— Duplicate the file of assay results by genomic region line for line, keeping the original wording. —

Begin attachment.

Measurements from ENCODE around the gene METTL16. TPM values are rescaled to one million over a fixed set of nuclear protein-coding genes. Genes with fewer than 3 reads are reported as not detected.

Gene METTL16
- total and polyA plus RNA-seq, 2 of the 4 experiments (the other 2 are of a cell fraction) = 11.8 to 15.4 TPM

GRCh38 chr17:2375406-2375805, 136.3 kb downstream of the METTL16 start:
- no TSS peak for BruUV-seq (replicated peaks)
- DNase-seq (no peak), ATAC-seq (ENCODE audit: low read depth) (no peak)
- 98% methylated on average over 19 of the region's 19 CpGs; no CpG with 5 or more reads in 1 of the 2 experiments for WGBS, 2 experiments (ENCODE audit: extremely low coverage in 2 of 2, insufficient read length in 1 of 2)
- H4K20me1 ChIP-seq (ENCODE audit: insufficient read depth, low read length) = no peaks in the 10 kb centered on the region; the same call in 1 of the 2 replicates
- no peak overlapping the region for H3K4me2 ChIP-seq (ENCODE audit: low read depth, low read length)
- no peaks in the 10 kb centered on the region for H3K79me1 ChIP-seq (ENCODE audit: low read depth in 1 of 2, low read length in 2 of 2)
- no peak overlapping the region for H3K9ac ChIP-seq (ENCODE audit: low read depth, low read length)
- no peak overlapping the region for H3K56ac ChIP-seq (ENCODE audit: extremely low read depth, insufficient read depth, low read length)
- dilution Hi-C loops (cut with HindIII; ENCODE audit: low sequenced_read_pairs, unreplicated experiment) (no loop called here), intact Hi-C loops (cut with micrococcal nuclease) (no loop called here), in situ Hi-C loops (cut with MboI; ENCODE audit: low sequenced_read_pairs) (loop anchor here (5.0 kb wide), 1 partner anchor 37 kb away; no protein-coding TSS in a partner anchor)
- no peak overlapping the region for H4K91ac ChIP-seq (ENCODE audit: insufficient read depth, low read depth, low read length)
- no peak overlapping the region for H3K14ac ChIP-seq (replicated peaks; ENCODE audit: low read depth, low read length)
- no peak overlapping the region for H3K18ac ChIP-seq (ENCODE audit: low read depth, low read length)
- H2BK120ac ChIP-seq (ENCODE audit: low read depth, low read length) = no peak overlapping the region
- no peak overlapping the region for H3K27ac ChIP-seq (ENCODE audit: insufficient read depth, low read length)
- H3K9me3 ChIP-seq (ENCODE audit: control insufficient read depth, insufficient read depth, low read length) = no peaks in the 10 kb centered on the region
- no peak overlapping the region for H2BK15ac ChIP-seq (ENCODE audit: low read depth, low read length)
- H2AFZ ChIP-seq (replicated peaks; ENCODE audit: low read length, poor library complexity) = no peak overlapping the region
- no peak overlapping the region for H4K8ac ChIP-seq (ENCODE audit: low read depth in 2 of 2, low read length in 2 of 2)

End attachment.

Measurements from ENCODE around the gene METTL16. TPM values are rescaled to one million over a fixed set of nuclear protein-coding genes. Genes with fewer than 3 reads are reported as not detected.

Gene METTL16
- total and polyA plus RNA-seq, 2 of the 4 experiments (the other 2 are of a cell fraction) = 11.8 to 15.4 TPM

GRCh38 chr17:2375406-2375805, 136.3 kb downstream of the METTL16 start:
- no TSS peak for BruUV-seq (replicated peaks)
- DNase-seq (no peak), ATAC-seq (ENCODE audit: low read depth) (no peak)
- 98% methylated on average over 19 of the region's 19 CpGs; no CpG with 5 or more reads in 1 of the 2 experiments for WGBS, 2 experiments (ENCODE audit: extremely low coverage in 2 of 2, insufficient read length in 1 of 2)
- H4K20me1 ChIP-seq (ENCODE audit: insufficient read depth, low read length) = no peaks in the 10 kb centered on the region; the same call in 1 of the 2 replicates
- no peak overlapping the region for H3K4me2 ChIP-seq (ENCODE audit: low read depth, low read length)
- no peaks in the 10 kb centered on the region for H3K79me1 ChIP-seq (ENCODE audit: low read depth in 1 of 2, low read length in 2 of 2)
- no peak overlapping the region for H3K9ac ChIP-seq (ENCODE audit: low read depth, low read length)
- no peak overlapping the region for H3K56ac ChIP-seq (ENCODE audit: extremely low read depth, insufficient read depth, low read length)
- dilution Hi-C loops (cut with HindIII; ENCODE audit: low sequenced_read_pairs, unreplicated experiment) (no loop called here), intact Hi-C loops (cut with micrococcal nuclease) (no loop called here), in situ Hi-C loops (cut with MboI; ENCODE audit: low sequenced_read_pairs) (loop anchor here (5.0 kb wide), 1 partner anchor 37 kb away; no protein-coding TSS in a partner anchor)
- no peak overlapping the region for H4K91ac ChIP-seq (ENCODE audit: insufficient read depth, low read depth, low read length)
- no peak overlapping the region for H3K14ac ChIP-seq (replicated peaks; ENCODE audit: low read depth, low read length)
- no peak overlapping the region for H3K18ac ChIP-seq (ENCODE audit: low read depth, low read length)
- H2BK120ac ChIP-seq (ENCODE audit: low read depth, low read length) = no peak overlapping the region
- no peak overlapping the region for H3K27ac ChIP-seq (ENCODE audit: insufficient read depth, low read length)
- H3K9me3 ChIP-seq (ENCODE audit: control insufficient read depth, insufficient read depth, low read length) = no peaks in the 10 kb centered on the region
- no peak overlapping the region for H2BK15ac ChIP-seq (ENCODE audit: low read depth, low read length)
- H2AFZ ChIP-seq (replicated peaks; ENCODE audit: low read length, poor library complexity) = no peak overlapping the region
- no peak overlapping the region for H4K8ac ChIP-seq (ENCODE audit: low read depth in 2 of 2, low read length in 2 of 2)